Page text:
Fermi National Laboratory

Volume 26  |  September 2003  |  Number 13
In This Issue  |  FermiNews Main Page

Main Injector Wetlands Mitigation Project
A SUCCESS STORY

by Elizabeth Clements

At first glance, it looks like just another field of grass.

At least, this is what the ELM Committee's Land Management Sub-Committee initially thought when they pulled up to the three acres of restored sedge wetlands inside the Main Injector ring this past July. With the two necessary items for exploring wetlands on hand, rubber boots and a gallon of mosquito repellent, it didn't take long for the group to realize, as soon as they were waist-high in the grass-like sedges, that the restored wetland is much more than just a field of grass and is actually quite a success.

According to the Environmental Protection Agency, more than one-third of the United States' threatened and endangered species live in wetlands. Thirty-one percent of the United States' plant species grow in wetlands, and up to one-half of North American birds nest or feed in them. Wetlands cover only five percent of the United States' land surface, but they are such important ecosystems that for every acre destroyed, the Army Corps of Engineers requires one and half acres to be replaced.

So in 1991, when part of the Main Injector had to be built through six acres of Fermilab's wetlands, the Army Corps of Engineers required 10.1 acres, of which 3.1 acres are sedge meadow and 7 acres are forested wetland, to be rebuilt in its place.

This butterfly is one of the many Bronze Coppers that Tom Peterson found in the Main Injector wetland mitigation area a few weeks ago. The growing number of wetland species butterflies, such as the Bronze Copper, in the mitigated area is a very good sign that the project is a success. "We had to get a permit to fill the wetlands, and part of the terms were to replace it with ten acres of wetland in the middle of the Main Injector ring," said Rod Walton, Head of the Land Management Sub-Committee. "After we planted in 1992, the wetlands area was monitored by the Corps of Engineers for five years. In 1997, the mitigated area was well on its way, and the Corps agreed that the wetlands were good enough to close the permit. We took over the management of the area, burning it when we could. When the Land Management sub-committee recently went out to the area a few weeks ago, we were all struck by how healthy and diverse the wetlands looked."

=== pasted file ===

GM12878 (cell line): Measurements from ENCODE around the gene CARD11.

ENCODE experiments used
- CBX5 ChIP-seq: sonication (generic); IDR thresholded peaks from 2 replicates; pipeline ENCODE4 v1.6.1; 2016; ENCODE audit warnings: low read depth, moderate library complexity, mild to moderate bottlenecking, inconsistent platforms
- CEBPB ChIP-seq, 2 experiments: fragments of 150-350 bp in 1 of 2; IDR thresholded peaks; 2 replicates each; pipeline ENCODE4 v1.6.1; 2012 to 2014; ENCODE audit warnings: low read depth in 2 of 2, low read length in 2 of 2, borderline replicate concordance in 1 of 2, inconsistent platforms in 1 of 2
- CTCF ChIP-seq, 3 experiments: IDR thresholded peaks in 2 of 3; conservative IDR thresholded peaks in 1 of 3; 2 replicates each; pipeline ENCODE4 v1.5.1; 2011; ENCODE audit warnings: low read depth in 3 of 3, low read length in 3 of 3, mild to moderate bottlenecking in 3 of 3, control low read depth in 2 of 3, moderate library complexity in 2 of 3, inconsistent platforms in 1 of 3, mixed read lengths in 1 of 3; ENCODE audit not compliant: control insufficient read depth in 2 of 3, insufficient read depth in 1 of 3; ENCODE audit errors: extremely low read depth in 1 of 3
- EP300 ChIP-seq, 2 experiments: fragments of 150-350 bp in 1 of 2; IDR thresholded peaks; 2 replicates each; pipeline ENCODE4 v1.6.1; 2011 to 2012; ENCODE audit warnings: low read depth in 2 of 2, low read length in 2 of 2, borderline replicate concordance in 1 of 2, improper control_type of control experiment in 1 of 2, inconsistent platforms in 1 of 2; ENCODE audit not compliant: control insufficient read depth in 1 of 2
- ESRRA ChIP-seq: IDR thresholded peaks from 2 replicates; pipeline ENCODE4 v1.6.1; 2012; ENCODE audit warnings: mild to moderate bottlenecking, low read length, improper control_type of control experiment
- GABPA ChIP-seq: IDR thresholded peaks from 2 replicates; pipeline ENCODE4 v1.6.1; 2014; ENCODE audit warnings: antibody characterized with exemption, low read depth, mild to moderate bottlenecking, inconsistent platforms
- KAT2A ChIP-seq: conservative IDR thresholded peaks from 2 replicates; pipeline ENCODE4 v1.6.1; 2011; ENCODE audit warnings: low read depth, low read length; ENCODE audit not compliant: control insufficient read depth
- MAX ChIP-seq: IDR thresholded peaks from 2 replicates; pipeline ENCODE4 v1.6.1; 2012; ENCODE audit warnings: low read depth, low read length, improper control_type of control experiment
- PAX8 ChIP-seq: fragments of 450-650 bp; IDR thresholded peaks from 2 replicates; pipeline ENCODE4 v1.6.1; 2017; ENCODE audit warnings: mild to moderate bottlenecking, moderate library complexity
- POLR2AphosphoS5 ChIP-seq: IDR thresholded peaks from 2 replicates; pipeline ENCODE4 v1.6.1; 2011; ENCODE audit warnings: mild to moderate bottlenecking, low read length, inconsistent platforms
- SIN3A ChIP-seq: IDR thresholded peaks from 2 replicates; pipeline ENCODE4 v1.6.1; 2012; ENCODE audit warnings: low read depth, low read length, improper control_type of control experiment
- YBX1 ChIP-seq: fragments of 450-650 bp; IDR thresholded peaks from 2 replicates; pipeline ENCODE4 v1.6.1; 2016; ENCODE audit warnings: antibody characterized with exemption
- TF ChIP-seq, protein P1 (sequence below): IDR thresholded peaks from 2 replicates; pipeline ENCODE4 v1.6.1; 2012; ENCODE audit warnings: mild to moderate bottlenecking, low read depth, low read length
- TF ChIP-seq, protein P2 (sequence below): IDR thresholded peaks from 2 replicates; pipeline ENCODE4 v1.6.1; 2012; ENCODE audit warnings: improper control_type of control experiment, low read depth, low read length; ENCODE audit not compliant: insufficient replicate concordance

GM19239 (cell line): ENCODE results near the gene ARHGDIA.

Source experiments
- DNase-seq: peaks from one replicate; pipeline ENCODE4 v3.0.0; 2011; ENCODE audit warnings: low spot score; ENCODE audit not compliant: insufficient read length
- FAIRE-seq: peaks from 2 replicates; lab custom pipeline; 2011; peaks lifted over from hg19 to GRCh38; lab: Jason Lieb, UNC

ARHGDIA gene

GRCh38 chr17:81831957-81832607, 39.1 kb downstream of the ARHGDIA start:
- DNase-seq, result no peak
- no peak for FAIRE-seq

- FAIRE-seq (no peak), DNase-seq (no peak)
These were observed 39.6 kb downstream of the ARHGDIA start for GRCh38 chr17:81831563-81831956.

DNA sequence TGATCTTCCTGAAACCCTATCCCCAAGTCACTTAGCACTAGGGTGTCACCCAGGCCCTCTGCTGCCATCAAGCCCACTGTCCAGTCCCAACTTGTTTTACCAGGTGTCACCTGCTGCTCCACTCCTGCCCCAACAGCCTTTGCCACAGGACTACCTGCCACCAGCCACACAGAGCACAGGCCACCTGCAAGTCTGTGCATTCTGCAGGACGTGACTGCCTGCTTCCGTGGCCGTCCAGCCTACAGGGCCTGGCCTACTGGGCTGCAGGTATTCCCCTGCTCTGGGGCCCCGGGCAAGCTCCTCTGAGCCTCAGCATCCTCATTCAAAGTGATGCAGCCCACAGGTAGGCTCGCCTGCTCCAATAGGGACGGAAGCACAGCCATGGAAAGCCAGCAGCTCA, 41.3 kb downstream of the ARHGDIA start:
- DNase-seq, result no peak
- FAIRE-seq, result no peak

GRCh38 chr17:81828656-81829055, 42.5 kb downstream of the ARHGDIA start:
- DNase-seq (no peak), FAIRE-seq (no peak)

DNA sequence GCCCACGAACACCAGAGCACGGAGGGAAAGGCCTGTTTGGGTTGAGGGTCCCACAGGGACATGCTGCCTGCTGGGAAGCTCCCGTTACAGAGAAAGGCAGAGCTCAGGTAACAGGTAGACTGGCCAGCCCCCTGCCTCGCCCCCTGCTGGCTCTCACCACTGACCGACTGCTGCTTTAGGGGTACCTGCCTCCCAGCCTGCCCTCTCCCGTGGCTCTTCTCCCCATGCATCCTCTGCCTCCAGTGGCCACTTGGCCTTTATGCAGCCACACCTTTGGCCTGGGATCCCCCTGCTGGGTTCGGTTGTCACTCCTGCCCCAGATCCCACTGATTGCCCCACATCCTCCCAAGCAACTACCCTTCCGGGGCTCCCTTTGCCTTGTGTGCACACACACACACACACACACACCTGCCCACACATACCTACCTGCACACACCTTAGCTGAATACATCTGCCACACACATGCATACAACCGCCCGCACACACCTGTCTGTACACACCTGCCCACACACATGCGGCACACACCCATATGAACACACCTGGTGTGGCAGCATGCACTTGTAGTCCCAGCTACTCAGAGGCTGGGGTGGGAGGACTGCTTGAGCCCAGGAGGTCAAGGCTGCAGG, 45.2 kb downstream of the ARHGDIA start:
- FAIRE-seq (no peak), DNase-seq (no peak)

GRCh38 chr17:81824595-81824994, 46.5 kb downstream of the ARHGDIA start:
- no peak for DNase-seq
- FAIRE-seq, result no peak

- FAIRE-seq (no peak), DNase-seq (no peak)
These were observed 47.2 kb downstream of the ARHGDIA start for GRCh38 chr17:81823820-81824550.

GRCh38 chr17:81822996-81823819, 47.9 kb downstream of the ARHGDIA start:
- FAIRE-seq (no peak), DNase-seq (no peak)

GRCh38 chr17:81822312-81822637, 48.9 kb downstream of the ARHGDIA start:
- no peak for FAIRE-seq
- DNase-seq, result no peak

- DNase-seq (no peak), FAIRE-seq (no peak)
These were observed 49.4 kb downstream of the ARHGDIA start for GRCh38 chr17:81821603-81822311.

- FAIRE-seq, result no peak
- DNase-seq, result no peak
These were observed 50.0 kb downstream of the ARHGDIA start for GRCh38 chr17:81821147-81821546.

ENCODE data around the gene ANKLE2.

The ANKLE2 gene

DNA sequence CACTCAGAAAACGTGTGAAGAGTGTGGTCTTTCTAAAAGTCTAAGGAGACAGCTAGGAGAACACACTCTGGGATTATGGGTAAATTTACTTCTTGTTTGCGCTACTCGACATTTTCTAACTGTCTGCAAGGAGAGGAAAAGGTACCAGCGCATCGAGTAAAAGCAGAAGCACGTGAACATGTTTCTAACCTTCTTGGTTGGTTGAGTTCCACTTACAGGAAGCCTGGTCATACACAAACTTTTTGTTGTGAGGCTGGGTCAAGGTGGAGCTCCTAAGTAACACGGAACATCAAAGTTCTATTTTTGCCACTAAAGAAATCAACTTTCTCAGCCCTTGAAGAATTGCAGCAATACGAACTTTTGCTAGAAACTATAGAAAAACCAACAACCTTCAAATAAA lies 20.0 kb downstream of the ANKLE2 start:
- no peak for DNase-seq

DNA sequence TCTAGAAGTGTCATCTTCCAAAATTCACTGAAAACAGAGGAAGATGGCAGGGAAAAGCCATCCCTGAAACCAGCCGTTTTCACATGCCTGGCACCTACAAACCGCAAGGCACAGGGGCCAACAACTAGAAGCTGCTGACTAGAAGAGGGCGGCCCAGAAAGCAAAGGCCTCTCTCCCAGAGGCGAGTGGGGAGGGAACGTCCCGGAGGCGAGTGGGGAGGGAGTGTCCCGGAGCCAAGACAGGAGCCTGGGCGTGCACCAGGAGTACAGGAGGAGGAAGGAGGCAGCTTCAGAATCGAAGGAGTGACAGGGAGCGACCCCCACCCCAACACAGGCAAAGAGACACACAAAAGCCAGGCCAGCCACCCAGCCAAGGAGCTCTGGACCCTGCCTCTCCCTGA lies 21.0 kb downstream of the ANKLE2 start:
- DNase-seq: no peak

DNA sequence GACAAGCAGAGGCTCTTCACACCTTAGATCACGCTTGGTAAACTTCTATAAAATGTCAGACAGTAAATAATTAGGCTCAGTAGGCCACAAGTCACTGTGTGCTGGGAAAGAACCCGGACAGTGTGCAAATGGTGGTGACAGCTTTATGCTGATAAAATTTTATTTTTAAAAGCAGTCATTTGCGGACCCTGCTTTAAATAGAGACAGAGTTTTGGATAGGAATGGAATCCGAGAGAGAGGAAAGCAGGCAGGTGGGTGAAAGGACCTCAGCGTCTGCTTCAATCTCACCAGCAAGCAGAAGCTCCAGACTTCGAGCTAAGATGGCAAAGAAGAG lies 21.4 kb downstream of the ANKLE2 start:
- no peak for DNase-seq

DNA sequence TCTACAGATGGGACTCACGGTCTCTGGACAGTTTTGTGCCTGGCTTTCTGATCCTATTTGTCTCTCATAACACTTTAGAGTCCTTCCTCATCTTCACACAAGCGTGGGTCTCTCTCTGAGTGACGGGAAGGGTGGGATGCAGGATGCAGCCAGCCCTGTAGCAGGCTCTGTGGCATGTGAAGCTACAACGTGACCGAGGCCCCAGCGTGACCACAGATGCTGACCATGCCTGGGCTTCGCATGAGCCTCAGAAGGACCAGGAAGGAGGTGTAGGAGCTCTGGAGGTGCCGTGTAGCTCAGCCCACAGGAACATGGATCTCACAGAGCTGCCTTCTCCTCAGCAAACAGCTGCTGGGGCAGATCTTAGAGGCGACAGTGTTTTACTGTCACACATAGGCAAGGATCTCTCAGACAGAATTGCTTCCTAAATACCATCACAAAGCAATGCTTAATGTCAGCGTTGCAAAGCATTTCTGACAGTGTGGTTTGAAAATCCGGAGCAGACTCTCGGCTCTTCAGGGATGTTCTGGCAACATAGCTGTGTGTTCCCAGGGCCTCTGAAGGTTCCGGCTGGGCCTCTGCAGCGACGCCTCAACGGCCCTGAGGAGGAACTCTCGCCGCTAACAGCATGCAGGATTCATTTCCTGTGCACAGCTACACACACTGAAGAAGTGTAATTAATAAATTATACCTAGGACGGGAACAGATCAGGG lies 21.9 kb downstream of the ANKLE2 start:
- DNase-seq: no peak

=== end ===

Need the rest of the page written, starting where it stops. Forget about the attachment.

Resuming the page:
It was a very welcome surprise because even though the Main Injector wetlands met all of the Army Corps of Engineers' requirements, most wetland mitigation projects fail. Walton explained that, as the name implies, wetlands need water, but getting the right balance is a challenge.

"Building wetlands is very tricky," Walton said. "Nationwide about 65 percent of all wetland mitigation projects fail, mainly because of a lack of water and a poor design. The elevation is extremely important. If it's too low, you get too much water. If it's too high, you don't get enough.

"You also need the right soils and vegetation. We were very fortunate because our contractor did a nice job of grading. They also saved the soil from the Main Injector construction, and spread it on the new area. We really went beyond the basic requirements and ordered many different species of plants for the area. We took a lot of pains to do it right."

Walton explained that the number one thing that kills wetland mitigation projects is not enough rain during the first year. Getting the elevation just right is only one part of having a successful wetland mitigation project. The other factor, the water, requires a little bit of luck and perhaps a rain dance or two. "As it turned out, the summer of '93 was one of the wettest summers ever," he said. "We had super good luck. Everything got off to a really good start and continued to be healthy and to develop over the years."